Fear of happiness is a reluctance to experience and express happy feelings. Such an aversion means a person actively avoids happy situations, suppresses happy feelings, or feels guilty or anxious about being happy. People are more hesitant about immoderate or excessive feelings of happiness than they are about mild happiness.

You might ask, are there really people who are averse to happiness? Yes, there are. Aversion to happiness is not at all uncommon. Using the fear of happiness scale, my colleagues and I sampled people from 14 developed and developing countries (including diverse places such as New Zealand and Iran) and found that there are people in all of the countries who show an aversion to happiness. The study also showed that these beliefs are more prevalent in some Islamic and East Asian countries, for example, Pakistan and Hong Kong, than in Western countries such as the United States and the Netherlands.

Why Are Some People Averse to Happy Feelings?

Some people with an unfavorable attitude toward happy feelings do not know why. Probably the person has been socialized that way by his or her family, or perhaps their traditional, religious, or cultural beliefs prescribe such an attitude.

However, many people can give reasons for their aversion to happiness. I think it is useful to divide these reasons into two main groups:

  • Some people believe that happiness is wrong, sinful, or at least unnecessary. For example, they believe that happiness makes a person rude, irresponsible, careless, shallow, or selfish.
  • Some people report that happiness can have bad consequences for themselves, such as rejection by others, inviting envy or evil eyes, physical harm, or loss of possessions.

What Predicts Fear of Happiness?

We still do not know everything about happiness aversion, and research continues. In my new study that had 871 individuals from several countries, I examined 9 potential predictors of happiness aversion: age, gender, religiosity, perception of an unhappy childhood, feelings of loneliness, perfectionism, belief in karma, belief in black magic, and belief in collective happiness (that is, how much the person believes that one cannot be happy if one's family or friends are not happy).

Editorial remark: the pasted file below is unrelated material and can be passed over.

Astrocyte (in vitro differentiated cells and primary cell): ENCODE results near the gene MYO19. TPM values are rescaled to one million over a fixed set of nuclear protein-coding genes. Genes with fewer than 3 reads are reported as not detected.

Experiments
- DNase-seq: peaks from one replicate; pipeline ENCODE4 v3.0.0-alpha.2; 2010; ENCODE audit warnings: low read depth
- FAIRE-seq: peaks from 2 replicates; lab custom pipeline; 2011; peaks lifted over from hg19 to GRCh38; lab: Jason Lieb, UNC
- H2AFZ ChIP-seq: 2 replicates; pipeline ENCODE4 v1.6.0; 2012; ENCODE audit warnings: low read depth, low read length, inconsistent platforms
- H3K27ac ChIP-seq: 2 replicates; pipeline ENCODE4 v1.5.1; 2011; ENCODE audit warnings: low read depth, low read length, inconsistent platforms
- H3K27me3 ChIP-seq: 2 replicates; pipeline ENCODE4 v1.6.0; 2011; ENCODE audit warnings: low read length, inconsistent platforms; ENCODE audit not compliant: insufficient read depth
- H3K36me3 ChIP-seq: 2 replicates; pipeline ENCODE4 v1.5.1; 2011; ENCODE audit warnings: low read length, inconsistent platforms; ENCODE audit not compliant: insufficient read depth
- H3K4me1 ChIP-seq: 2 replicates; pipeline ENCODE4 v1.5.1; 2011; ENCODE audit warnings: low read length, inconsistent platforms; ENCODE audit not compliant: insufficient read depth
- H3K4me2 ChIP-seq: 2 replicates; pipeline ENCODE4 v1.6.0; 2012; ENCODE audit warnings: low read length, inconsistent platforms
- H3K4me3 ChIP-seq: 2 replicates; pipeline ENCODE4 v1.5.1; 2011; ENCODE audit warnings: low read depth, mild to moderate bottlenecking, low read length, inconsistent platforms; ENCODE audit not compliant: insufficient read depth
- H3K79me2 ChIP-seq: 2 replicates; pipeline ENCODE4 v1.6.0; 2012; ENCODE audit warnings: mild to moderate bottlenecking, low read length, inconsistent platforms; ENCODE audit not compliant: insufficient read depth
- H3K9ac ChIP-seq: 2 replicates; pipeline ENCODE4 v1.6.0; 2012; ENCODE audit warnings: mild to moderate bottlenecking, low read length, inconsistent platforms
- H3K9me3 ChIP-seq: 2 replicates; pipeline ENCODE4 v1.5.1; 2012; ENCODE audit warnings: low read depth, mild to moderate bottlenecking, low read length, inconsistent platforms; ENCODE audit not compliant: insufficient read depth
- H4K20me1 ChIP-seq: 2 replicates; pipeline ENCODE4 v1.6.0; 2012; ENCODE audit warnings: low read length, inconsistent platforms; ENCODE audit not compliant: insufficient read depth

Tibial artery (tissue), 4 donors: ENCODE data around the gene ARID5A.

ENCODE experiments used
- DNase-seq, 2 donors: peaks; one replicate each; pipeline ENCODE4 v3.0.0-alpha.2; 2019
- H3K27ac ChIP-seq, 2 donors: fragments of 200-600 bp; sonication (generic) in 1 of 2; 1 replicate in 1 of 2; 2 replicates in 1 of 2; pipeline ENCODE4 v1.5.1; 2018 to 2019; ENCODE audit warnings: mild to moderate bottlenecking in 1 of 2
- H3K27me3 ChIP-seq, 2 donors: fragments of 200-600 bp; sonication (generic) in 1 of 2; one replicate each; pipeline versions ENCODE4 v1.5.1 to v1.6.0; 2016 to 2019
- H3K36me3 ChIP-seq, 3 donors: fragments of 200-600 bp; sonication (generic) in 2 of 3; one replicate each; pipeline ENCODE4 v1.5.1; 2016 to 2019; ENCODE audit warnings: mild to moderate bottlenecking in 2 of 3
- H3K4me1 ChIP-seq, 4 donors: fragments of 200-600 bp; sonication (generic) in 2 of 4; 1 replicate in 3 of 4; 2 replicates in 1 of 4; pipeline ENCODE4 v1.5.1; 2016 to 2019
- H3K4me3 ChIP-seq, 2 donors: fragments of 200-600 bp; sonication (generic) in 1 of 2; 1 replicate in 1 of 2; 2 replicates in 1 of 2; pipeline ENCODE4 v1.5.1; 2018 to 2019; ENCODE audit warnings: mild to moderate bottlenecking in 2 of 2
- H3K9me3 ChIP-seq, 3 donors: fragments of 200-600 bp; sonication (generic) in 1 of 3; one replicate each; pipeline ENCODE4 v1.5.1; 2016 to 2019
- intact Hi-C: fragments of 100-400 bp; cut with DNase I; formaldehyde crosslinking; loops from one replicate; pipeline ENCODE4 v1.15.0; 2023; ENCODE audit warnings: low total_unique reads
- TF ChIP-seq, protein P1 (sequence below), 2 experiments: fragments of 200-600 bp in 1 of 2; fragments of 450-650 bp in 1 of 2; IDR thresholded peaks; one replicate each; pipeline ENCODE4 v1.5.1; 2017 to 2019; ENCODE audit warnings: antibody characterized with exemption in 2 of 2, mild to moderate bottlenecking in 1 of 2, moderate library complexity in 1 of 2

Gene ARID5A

Some of these predictors were selected based on previous studies of aversion to happiness. For example, a previous study showed that attachment insecurity in one's personal relationships (which is associated with an unhappy childhood and feelings of loneliness) predicted aversion to happiness. Thus, I suspected that perceiving one's childhood as unhappy and feeling lonely may predict aversion to happiness. Other hunches were that perfectionists (who are too strict with themselves) might perceive feelings of happiness as a distraction from further effort or achievement. Aversion to happy feelings is not in itself a superstition, but I was curious to see if people who have aversion to happiness are also more likely to endorse paranormal/supernatural beliefs such as belief in black magic.

Many of my expectations were supported. I found that younger, lonely individuals with perfectionist tendencies, who believe in collective happiness and paranormal beliefs, or who perceived their childhoods as unhappy were more likely to have an aversion to happiness. Gender and level of religiosity did not contribute much to happiness aversion. The strongest predictors were perception of one's childhood as unhappy, perfectionism, belief in black magic and karma, and loneliness.

India and the Philippines scored higher than the United Kingdom and the United States on aversion to happiness. This suggests that people in more traditional, religious, and collectivist cultures are more likely to have an aversion to happiness. It seems that in these cultures, it makes more sense to sacrifice personal happiness for higher collective values such as community, tradition, and religion.

For Further Reading

Joshanloo, M. (2022). Predictors of aversion to happiness: New insights from a multi-national study. Motivation and Emotion. https://doi.org/10.1007/s11031-022-09954-1

‌Joshanloo, M., & Weijers, D. (2013). Aversion to happiness across cultures: A review of where and why people are averse to happiness. Journal of Happiness Studies15(3), 717–735. https://doi.org/10.1007/s10902-013-9489-9

Mohsen Joshanloo is an associate professor of psychology at Keimyung University in South Korea. He studies well-being around the world.